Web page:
A random walk down the best values in holiday wines!
By Wes Marshall,
8:05AM, Sat. Nov. 18, 2017
A good sparkling wine goes with everything from apps to desserts, from a pre-dinner shellfish to an after dinner cheese tray. Champagne is the gold standard, but there's no way we’ll ever find a $15 Champagne. Luckily, there are plenty of other wonderful options.
Want Old World? Look to Spain’s Cava, especially Segura Viudas Brut Reserva ($10).
Want New World? Domaine Chandon Blanc de Noir ($15) or, the standard, Gruet Blanc de Noir ($14).
Want Texan? Texas winemakers are pretty darned proud of their wines.
Want to spend more? Buy Champagne. My favorites are Bollinger ($60), Ruinart Blanc de Blanc ($70), or Taittinger Comtes de Champagne ($200).
More people buy Chardonnay than anything else and you can always do that (get Chateau Ste. Michelle’s or Waterbrook, both $8), but why not try wines made from grapes that originated in France’s Rhȏne area? These are nonpareil for holiday foods, and they also happen to be grapes that are excellent for Texas vineyards.
Want Old World? Guigal Côtes du Rhône Blanc ($15)
Want New World? Bonny Doon’s Gravitas ($15)
Want Texan? McPherson’s Les Copains White is a wine we Texans can pour with pride anywhere in the world ($18). Ditto for Pedernales Cellars' Viognier ($18).
Want to spend more? Try Treana’s Blanc, a magnificent wine, year after year, always worth way more than the list price of $25.
Rosés are the Meryl Streep of the wine world: They can do anything. And for some reason – lucky for us – they stubbornly maintain their low prices. Plus, you can use them for every course except dessert.
Want Old World? Muga Rioja Rosé ($12) is easy to find, but Cellar Barcelòna carries the benefit of supporting one of Austin’s great original winemakers, Russell Smith, now a resident in Spain.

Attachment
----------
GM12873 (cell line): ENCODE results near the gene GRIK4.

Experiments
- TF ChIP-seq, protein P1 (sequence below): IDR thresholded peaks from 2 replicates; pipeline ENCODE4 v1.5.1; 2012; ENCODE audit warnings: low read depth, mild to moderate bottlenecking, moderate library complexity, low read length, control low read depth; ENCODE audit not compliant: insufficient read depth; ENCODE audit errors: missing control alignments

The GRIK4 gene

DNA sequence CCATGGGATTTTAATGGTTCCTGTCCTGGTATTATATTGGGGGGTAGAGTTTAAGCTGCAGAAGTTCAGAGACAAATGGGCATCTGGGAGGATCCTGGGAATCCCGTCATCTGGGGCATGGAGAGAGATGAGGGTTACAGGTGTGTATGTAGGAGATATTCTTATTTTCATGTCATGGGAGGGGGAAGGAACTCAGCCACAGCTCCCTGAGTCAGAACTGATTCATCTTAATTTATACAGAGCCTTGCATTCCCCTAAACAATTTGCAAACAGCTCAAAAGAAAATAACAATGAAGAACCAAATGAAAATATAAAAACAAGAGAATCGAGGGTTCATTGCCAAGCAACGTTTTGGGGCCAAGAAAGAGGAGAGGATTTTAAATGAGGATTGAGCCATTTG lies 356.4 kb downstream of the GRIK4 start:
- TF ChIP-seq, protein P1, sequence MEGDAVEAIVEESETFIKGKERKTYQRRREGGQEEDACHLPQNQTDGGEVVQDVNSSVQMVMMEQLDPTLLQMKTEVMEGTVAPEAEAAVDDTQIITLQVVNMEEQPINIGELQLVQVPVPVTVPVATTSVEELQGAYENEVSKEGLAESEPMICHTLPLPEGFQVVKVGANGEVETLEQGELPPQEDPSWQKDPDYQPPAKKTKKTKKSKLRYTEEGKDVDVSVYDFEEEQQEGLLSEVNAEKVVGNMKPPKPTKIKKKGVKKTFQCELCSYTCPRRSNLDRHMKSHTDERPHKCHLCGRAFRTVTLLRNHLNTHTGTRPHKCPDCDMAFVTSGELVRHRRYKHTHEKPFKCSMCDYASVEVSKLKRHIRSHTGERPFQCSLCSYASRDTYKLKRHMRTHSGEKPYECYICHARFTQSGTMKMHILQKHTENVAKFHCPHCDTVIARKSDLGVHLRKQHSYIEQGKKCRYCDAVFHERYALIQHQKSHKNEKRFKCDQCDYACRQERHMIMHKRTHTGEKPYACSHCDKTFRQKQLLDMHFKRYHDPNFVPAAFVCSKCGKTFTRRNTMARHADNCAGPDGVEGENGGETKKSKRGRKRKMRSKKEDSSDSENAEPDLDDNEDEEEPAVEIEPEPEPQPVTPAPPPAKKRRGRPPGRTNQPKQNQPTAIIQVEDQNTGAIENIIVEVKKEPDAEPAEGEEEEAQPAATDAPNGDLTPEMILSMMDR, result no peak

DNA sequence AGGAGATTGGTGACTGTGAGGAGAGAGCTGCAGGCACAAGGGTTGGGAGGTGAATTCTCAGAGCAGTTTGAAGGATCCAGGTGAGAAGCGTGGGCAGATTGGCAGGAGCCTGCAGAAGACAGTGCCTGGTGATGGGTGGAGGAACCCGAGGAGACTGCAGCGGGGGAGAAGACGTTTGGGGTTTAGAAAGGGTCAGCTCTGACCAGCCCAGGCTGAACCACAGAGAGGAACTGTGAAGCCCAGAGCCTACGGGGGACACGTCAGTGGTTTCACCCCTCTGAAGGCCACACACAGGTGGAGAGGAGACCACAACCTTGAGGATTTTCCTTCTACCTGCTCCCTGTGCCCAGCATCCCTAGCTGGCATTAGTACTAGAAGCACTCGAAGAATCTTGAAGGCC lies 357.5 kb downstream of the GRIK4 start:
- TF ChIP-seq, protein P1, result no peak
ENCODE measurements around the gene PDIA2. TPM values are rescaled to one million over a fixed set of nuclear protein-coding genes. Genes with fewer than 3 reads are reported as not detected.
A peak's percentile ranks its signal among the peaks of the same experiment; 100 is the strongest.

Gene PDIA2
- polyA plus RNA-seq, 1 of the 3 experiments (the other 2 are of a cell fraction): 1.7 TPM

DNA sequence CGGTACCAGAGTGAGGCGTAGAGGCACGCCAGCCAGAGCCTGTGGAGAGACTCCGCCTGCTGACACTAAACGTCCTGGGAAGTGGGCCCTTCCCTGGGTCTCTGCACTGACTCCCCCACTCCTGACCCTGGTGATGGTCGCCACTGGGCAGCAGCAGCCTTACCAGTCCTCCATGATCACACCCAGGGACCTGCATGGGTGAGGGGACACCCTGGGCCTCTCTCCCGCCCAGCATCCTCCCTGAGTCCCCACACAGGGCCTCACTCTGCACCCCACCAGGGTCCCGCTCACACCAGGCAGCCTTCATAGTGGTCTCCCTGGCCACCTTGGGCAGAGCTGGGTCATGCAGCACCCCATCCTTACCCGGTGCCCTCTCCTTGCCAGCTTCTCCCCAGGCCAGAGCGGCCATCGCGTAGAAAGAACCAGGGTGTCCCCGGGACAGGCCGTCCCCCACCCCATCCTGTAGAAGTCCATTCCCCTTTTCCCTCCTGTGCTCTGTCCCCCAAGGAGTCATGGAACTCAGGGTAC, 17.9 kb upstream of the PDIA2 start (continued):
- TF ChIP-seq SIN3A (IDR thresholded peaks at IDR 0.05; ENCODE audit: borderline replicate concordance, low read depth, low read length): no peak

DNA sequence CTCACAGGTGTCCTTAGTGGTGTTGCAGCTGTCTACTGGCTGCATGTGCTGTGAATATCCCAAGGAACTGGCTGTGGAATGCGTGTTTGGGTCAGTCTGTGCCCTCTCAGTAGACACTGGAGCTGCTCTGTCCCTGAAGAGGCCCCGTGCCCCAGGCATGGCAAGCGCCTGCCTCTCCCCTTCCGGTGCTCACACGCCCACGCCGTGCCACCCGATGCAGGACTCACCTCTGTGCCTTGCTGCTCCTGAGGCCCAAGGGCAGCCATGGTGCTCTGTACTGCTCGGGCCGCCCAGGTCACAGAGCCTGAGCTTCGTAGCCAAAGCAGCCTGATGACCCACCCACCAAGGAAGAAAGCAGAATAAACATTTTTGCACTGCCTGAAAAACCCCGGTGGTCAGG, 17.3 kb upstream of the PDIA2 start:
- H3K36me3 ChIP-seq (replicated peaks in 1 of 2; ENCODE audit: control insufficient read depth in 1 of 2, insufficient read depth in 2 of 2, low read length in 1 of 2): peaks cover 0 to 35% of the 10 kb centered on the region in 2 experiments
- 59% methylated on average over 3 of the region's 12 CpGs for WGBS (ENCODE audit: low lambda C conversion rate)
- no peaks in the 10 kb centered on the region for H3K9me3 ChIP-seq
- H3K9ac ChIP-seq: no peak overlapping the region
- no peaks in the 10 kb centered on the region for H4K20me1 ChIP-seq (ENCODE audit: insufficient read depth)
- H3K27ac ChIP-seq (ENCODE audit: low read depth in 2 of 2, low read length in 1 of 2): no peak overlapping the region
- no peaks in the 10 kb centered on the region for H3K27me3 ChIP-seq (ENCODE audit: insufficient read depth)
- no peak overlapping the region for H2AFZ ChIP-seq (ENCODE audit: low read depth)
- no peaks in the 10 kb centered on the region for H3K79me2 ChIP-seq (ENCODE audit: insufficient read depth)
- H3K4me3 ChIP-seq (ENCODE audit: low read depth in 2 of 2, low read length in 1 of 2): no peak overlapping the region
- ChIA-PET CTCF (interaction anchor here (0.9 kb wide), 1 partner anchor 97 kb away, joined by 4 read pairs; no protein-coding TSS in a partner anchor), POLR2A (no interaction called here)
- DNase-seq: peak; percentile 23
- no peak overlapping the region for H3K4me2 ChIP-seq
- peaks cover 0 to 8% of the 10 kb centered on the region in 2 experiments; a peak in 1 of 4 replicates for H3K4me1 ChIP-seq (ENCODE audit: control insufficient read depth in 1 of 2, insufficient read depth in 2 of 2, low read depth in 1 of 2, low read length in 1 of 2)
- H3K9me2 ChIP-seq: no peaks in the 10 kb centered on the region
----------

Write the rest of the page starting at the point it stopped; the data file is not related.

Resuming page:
Want New World? Robert Hall Rosé ($15) is made by another Texan in exile, the great Don Brady, a guy who deserves a statue in the Walk of Texas Winemakers.
Want Texan? Becker Provencal ($15, currently hard to find), but a great second choice is Llano Estacado’s Signature Rosé ($15).
Want to spend more? I love Domaine Tempier’s Bandol Rosé ($65), but the world of pink wine has many narrow alleyways and it’s worth asking a trusted wine seller for current advice.
Of course, this is where most wine lovers will settle, and the grapes of the Rhône shine brightest. Although I will remind you of the great assistance provided by our friends at Fox Searchlight Pictures who, 13 years ago, destroyed the marketplace for one of God’s greatest grapes, the Merlot. Yes friends, I’m referring to that great vino touchstone Sideways, and Merlot is a perfect wine for turkey, ham, and many green vegetables.
Want Old World? Château de Ségriès Cotes du Rhône ($15) or even better, their Lirac for $20.
Want New World? Château Ste. Michelle Indian Wells Merlot ($13) or Qupe Syrah ($17)
Want Texan? Texas wineries have been so aggressive on their upward pricing trends that it’s difficult to find a really good red wine in this price range. Llano Estacado’s Signature Red ($11) is dependable. You can also thank wine pioneer Kim McPherson for keeping the lid on prices. I could have mentioned all three of his Les Copains (red, white, and rosé) which are often available in the $15-18 range, but try his La Herenecia ($18), a blend of Tempranillo along with Rhône varietals. Brennan Vineyards' Buffalo Roam ($17) is a bit fruitier but perfect for folks who will feature a ham with dinner.
Want to spend more? It’s not hard to burst into the five-figure range, but unless you are a hedge fund manager, let’s stick to good values. For fans of wines that are thick enough to have to lick off your teeth after each sip, try Mollydooker’s Shiraz Carnival of Love ($80). This is controversial stuff, not for the genteel of spirit. On the opposite end of the scale, for connoisseurs of minerality and dryness, Rene Rostaing's "Côte Blonde" Côte-Rôtie ($120) is matchless.